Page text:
In 2017 we extended the TMT Future Science and Technology Leaders workshop to an eight-day agenda, including expanded versions of sessions developed for the pilot workshop in 2016, and new sessions supporting participants to engage in deeper collaborative work.  We hosted 42 graduate students and postdocs for the updated workshop at UCSC, on August 22-29, 2017.   We structured part of the workshop around "mini-projects" that directly address TMT project goals, aiming for some of the ideas generated by participants at the workshop to persist as ongoing collaborations.  We also connected participants’ efforts at the workshop with the themes of the 2017 TMT Science Forum (November, Mysuru, India).  Several workshop participants attended the Forum and built further connections within the TMT collaboration.  Science Forum presentations featured a conceptual design for a fast-cadence spectrograph to perform transient follow-up observations (Fast SHOOTER), devised by one of the participant teams in our workshop's instrument design activity. 

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Mini-Projects supporting TMT facility and instrument development

In 2018 we rebranded the Future Leaders international program as the TMT Early-Career Initiative (TECI) and held our second iteration of the weeklong workshop (and third workshop overall) December 2-9 in Pasadena, California, for 49 grad students and postdocs.  We also substantially developed our support for TECI mini-projects.  As in 2017, we collected ideas from the TMT Project Office and TMT instrument teams for small projects that would advance those teams' overall efforts.  Participants at the 2018 TECI Workshop were assigned according to their interests to small international teams who worked together during the workshop to define the mini-project scope and final products, and collect necessary information from a project consultant (a Project Office or instrument team member).  For the first time, we developed infrastructure to support mini-project teams in continuing their work remotely after the workshop.  Five teams from the workshop (20 participants in total) successfully proposed to continue working with their project consultant, and we supported two teams' proposals to work together in person for a week at a TMT partner site.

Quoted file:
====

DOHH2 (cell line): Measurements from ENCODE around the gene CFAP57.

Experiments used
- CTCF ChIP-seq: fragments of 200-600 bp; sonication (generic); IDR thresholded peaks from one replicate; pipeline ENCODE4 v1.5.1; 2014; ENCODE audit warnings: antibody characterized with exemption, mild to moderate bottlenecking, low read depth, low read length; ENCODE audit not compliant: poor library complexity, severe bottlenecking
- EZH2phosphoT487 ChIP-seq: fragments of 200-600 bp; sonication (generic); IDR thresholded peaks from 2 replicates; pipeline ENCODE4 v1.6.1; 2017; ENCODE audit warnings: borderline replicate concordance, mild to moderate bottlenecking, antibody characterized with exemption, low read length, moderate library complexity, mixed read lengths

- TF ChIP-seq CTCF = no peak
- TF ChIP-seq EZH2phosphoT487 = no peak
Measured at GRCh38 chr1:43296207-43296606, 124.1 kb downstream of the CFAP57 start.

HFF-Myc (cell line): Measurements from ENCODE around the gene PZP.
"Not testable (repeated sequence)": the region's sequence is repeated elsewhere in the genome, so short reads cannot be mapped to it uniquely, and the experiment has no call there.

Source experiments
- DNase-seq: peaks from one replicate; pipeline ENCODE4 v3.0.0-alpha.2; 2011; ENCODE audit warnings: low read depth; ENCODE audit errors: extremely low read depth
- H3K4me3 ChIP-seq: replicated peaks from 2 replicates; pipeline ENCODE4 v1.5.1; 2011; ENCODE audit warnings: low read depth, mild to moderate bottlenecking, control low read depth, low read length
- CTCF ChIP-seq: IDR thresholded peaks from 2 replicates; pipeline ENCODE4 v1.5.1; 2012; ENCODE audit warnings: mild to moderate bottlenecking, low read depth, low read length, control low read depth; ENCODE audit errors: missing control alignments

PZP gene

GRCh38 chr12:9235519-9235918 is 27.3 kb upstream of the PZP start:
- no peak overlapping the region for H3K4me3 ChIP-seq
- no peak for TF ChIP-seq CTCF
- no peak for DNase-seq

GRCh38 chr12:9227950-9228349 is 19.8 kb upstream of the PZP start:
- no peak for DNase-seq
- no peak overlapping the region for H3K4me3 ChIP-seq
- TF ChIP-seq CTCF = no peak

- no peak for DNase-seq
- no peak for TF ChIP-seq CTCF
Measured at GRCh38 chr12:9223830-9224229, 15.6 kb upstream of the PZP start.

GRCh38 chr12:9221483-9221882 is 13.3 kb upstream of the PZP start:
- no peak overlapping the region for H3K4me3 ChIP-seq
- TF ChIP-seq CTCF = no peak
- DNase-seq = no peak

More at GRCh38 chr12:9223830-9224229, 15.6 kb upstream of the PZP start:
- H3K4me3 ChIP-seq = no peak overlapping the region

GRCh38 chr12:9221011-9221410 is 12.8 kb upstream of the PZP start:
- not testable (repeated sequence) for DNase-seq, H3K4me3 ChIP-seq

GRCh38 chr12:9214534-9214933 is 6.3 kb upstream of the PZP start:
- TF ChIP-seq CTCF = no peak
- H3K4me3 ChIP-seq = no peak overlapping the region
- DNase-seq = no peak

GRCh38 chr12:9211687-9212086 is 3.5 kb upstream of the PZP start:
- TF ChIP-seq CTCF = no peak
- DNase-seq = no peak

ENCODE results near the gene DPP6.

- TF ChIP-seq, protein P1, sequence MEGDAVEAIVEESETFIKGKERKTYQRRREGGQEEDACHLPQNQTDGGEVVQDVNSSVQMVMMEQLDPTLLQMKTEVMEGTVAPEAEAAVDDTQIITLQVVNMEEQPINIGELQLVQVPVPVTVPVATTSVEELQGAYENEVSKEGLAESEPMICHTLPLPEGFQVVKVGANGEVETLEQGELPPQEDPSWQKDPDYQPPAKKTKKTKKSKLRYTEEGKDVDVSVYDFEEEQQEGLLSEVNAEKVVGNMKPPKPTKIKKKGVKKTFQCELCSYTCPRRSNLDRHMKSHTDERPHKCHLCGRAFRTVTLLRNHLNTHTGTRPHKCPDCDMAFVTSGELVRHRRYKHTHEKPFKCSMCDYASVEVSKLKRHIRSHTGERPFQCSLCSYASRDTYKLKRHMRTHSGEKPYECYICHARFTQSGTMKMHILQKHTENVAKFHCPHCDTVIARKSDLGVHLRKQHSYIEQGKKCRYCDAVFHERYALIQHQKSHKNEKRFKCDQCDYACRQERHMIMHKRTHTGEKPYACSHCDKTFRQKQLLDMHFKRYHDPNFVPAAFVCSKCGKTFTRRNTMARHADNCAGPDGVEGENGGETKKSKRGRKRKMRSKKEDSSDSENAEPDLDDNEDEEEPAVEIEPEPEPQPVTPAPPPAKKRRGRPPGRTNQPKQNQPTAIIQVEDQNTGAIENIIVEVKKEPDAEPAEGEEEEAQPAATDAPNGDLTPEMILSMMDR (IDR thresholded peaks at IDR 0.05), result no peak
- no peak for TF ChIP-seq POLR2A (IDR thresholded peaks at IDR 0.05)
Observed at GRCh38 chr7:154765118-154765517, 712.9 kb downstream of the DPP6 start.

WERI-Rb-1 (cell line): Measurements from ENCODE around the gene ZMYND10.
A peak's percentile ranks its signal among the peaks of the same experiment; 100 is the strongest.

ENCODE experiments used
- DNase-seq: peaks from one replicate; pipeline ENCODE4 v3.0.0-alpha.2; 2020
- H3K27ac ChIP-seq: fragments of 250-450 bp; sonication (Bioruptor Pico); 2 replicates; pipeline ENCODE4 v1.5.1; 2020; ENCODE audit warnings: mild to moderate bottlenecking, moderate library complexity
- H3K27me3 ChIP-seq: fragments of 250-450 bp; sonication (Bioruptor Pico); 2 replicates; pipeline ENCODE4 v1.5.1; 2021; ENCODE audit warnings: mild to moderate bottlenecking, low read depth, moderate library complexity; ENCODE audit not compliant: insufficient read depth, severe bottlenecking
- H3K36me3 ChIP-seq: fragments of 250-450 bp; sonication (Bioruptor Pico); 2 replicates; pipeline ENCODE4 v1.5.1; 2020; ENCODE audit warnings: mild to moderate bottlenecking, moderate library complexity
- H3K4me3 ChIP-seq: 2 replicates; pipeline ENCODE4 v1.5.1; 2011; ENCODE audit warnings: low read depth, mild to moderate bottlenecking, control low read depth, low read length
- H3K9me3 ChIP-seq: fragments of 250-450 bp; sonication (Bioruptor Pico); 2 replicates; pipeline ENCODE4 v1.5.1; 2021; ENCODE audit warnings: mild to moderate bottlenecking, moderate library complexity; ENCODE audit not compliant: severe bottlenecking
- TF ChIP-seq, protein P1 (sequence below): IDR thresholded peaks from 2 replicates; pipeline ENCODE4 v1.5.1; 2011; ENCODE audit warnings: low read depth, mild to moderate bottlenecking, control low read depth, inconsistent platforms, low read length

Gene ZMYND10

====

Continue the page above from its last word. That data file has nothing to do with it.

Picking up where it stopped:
Long-term metrics for developing an international TIO workforce 

In addition to refining the workshop each year, ISEE is devising metrics for assessing the long-term efficacy of international collaboration under the TIO umbrella, and the development and advancement of junior engineers and astronomers within the collaboration.  With first light nearly a decade away, TIO benefits from a long baseline to assess and improve policies so as to operate in a manner that fully and equitably supports career advancement.  ISEE is continuing to develop milestones for the Future Leaders training program and is working to integrate early-career professional development with TIO’s existing structures for collaboration, such as International Science Development Teams.  

 

Funding

This project has been funded by TIO since 2015, with additional funding from University of California Observatories (UCO).  TIO partners have contributed additionally to some participants’ travel.  The project is part of TIO’s Workforce, Education, Public Outreach, and Communication (WEPOC) efforts.